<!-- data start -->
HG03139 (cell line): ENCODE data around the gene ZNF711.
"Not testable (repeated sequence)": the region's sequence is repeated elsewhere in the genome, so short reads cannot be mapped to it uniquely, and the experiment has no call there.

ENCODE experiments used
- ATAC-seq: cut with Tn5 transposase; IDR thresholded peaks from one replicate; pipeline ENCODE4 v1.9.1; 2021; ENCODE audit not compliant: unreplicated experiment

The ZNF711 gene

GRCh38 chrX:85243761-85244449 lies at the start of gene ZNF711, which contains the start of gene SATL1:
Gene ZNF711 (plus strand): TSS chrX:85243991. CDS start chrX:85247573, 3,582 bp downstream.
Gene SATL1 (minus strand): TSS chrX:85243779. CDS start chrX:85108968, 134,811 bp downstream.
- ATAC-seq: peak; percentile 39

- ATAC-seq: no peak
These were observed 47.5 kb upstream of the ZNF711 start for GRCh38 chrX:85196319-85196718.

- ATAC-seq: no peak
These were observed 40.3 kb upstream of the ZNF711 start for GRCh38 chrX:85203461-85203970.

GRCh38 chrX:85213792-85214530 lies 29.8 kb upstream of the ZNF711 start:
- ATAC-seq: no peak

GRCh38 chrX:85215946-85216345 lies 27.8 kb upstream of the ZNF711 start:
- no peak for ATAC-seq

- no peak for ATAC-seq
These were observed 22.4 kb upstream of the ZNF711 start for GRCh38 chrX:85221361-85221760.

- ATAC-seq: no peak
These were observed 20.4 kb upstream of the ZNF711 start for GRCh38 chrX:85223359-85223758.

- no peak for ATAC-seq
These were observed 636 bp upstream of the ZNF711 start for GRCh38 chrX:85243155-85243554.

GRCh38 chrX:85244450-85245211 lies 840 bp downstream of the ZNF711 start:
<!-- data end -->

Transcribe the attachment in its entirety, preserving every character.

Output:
HG03139 (cell line): ENCODE data around the gene ZNF711.
"Not testable (repeated sequence)": the region's sequence is repeated elsewhere in the genome, so short reads cannot be mapped to it uniquely, and the experiment has no call there.

ENCODE experiments used
- ATAC-seq: cut with Tn5 transposase; IDR thresholded peaks from one replicate; pipeline ENCODE4 v1.9.1; 2021; ENCODE audit not compliant: unreplicated experiment

The ZNF711 gene

GRCh38 chrX:85243761-85244449 lies at the start of gene ZNF711, which contains the start of gene SATL1:
Gene ZNF711 (plus strand): TSS chrX:85243991. CDS start chrX:85247573, 3,582 bp downstream.
Gene SATL1 (minus strand): TSS chrX:85243779. CDS start chrX:85108968, 134,811 bp downstream.
- ATAC-seq: peak; percentile 39

- ATAC-seq: no peak
These were observed 47.5 kb upstream of the ZNF711 start for GRCh38 chrX:85196319-85196718.

- ATAC-seq: no peak
These were observed 40.3 kb upstream of the ZNF711 start for GRCh38 chrX:85203461-85203970.

GRCh38 chrX:85213792-85214530 lies 29.8 kb upstream of the ZNF711 start:
- ATAC-seq: no peak

GRCh38 chrX:85215946-85216345 lies 27.8 kb upstream of the ZNF711 start:
- no peak for ATAC-seq

- no peak for ATAC-seq
These were observed 22.4 kb upstream of the ZNF711 start for GRCh38 chrX:85221361-85221760.

- ATAC-seq: no peak
These were observed 20.4 kb upstream of the ZNF711 start for GRCh38 chrX:85223359-85223758.

- no peak for ATAC-seq
These were observed 636 bp upstream of the ZNF711 start for GRCh38 chrX:85243155-85243554.

GRCh38 chrX:85244450-85245211 lies 840 bp downstream of the ZNF711 start: